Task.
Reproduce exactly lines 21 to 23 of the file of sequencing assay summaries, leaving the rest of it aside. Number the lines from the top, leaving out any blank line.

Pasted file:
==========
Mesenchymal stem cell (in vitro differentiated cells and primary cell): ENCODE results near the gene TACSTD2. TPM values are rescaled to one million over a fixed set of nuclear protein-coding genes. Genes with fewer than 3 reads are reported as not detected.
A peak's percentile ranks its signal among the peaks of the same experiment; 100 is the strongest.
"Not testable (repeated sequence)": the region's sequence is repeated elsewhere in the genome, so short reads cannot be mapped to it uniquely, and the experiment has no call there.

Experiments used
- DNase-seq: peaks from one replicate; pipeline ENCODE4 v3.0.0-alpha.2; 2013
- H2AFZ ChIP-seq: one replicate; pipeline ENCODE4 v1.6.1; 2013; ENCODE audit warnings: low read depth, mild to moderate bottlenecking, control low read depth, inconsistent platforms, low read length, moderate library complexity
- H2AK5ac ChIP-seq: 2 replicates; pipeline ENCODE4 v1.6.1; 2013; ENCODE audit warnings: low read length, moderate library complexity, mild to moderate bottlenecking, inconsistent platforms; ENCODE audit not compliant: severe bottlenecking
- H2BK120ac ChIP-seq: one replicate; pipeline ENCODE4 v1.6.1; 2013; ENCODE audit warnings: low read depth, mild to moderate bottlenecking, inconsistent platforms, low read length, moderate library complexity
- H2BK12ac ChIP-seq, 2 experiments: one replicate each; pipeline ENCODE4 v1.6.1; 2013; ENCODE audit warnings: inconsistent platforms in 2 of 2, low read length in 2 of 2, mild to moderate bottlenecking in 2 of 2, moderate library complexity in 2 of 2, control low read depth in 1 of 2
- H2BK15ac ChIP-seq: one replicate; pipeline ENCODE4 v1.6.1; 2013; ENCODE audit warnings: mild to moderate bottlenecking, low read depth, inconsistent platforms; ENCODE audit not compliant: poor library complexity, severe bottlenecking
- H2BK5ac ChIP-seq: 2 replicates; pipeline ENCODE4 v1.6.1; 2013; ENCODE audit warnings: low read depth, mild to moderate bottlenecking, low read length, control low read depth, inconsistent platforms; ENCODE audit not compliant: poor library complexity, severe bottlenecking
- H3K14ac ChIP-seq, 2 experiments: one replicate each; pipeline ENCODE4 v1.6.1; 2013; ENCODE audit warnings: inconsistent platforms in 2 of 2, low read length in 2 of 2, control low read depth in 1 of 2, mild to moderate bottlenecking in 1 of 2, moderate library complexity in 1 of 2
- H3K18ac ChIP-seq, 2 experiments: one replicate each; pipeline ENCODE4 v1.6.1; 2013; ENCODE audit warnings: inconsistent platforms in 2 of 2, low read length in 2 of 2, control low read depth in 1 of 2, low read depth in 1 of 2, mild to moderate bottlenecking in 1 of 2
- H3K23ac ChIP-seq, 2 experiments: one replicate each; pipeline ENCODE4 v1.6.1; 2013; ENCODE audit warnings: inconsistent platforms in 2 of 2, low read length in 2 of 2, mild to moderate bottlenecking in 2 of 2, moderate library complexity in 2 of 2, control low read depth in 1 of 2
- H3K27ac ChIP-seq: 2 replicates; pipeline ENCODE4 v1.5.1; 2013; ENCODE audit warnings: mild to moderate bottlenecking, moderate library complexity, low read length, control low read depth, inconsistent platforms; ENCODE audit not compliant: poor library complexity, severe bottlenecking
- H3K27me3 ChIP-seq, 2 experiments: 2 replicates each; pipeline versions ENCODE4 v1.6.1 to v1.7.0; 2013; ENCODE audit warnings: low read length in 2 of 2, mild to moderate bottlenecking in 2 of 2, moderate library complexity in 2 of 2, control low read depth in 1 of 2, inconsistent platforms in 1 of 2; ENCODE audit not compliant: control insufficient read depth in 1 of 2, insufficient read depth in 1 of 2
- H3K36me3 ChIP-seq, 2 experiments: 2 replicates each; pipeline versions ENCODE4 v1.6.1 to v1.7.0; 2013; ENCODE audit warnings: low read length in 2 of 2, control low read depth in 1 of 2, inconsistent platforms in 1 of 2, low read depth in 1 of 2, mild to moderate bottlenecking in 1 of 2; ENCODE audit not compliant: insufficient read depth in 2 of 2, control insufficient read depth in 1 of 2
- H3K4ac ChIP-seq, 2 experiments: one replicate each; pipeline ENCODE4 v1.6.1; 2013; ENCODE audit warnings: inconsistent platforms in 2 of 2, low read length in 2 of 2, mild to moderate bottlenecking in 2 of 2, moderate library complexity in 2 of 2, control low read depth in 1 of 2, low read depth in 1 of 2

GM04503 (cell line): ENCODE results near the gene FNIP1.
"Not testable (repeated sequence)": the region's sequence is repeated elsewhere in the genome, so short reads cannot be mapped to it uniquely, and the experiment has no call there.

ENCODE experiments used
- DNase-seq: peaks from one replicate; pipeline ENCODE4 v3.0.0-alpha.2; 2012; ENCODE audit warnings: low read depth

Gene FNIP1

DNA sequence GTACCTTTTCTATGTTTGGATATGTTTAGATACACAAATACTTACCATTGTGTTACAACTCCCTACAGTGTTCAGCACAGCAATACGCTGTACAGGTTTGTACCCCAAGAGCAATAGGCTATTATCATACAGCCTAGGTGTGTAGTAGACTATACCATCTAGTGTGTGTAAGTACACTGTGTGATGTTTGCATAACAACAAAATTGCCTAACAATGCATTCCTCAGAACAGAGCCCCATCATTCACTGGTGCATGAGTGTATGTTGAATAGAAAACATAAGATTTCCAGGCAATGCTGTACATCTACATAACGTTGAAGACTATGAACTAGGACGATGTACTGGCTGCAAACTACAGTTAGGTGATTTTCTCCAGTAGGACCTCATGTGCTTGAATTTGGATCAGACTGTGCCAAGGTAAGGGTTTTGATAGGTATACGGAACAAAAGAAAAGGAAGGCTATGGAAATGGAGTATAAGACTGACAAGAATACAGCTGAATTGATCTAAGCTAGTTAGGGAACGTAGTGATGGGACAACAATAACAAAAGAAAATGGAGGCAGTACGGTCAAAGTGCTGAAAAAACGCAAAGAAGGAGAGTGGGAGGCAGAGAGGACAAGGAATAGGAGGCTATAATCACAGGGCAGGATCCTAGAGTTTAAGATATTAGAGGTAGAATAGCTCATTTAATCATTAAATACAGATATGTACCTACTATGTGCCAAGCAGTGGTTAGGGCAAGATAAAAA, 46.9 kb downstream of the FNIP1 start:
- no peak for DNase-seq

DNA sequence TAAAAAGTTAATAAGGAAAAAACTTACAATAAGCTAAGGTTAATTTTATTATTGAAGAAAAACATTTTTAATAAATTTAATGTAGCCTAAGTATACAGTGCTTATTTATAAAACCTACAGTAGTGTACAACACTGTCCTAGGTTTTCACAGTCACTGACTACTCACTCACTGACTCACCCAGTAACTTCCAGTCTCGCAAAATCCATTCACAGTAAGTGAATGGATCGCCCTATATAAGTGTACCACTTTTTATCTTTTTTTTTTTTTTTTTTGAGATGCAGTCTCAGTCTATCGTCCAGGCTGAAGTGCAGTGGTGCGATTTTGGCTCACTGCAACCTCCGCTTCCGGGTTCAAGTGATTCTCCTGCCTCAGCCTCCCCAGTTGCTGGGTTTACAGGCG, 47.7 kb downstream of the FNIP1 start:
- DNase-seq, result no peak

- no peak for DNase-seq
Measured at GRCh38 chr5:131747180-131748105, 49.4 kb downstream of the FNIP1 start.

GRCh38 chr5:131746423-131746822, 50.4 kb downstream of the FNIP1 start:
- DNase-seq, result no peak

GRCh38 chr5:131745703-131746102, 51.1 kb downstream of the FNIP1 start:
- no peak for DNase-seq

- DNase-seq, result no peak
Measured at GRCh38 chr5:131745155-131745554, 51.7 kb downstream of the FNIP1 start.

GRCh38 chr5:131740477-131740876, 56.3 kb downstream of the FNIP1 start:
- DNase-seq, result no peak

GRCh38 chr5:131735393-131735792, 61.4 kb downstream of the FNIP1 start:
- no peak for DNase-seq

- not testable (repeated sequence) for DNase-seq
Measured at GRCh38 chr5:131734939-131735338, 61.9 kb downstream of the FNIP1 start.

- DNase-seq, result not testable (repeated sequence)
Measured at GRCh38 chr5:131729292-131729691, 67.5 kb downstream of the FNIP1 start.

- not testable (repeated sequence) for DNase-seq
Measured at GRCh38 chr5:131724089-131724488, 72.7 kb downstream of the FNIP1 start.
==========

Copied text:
ENCODE experiments used
- DNase-seq: peaks from one replicate; pipeline ENCODE4 v3.0.0-alpha.2; 2012; ENCODE audit warnings: low read depth

Gene FNIP1